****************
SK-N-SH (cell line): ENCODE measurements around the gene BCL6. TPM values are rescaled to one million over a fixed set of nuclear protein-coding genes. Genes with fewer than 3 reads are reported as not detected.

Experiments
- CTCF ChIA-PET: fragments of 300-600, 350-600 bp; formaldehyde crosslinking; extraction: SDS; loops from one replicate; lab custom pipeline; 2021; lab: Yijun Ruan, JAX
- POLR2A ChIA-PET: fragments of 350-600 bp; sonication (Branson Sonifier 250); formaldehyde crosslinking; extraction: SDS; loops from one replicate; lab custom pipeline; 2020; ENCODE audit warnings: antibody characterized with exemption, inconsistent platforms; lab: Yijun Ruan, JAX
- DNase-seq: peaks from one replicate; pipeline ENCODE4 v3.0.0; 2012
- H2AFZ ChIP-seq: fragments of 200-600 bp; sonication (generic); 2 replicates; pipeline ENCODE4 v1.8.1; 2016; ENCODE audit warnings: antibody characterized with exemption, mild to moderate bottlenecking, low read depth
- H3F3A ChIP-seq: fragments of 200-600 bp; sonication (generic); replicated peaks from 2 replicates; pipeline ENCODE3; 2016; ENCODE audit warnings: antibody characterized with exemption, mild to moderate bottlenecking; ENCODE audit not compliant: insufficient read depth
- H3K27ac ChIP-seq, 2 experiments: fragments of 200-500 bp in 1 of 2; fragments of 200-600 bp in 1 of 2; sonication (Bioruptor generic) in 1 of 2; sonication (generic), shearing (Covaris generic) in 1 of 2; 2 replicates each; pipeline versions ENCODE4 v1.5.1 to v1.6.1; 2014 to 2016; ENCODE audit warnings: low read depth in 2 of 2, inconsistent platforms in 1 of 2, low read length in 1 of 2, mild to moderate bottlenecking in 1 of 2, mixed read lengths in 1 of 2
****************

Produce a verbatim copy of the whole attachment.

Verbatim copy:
SK-N-SH (cell line): ENCODE measurements around the gene BCL6. TPM values are rescaled to one million over a fixed set of nuclear protein-coding genes. Genes with fewer than 3 reads are reported as not detected.

Experiments
- CTCF ChIA-PET: fragments of 300-600, 350-600 bp; formaldehyde crosslinking; extraction: SDS; loops from one replicate; lab custom pipeline; 2021; lab: Yijun Ruan, JAX
- POLR2A ChIA-PET: fragments of 350-600 bp; sonication (Branson Sonifier 250); formaldehyde crosslinking; extraction: SDS; loops from one replicate; lab custom pipeline; 2020; ENCODE audit warnings: antibody characterized with exemption, inconsistent platforms; lab: Yijun Ruan, JAX
- DNase-seq: peaks from one replicate; pipeline ENCODE4 v3.0.0; 2012
- H2AFZ ChIP-seq: fragments of 200-600 bp; sonication (generic); 2 replicates; pipeline ENCODE4 v1.8.1; 2016; ENCODE audit warnings: antibody characterized with exemption, mild to moderate bottlenecking, low read depth
- H3F3A ChIP-seq: fragments of 200-600 bp; sonication (generic); replicated peaks from 2 replicates; pipeline ENCODE3; 2016; ENCODE audit warnings: antibody characterized with exemption, mild to moderate bottlenecking; ENCODE audit not compliant: insufficient read depth
- H3K27ac ChIP-seq, 2 experiments: fragments of 200-500 bp in 1 of 2; fragments of 200-600 bp in 1 of 2; sonication (Bioruptor generic) in 1 of 2; sonication (generic), shearing (Covaris generic) in 1 of 2; 2 replicates each; pipeline versions ENCODE4 v1.5.1 to v1.6.1; 2014 to 2016; ENCODE audit warnings: low read depth in 2 of 2, inconsistent platforms in 1 of 2, low read length in 1 of 2, mild to moderate bottlenecking in 1 of 2, mixed read lengths in 1 of 2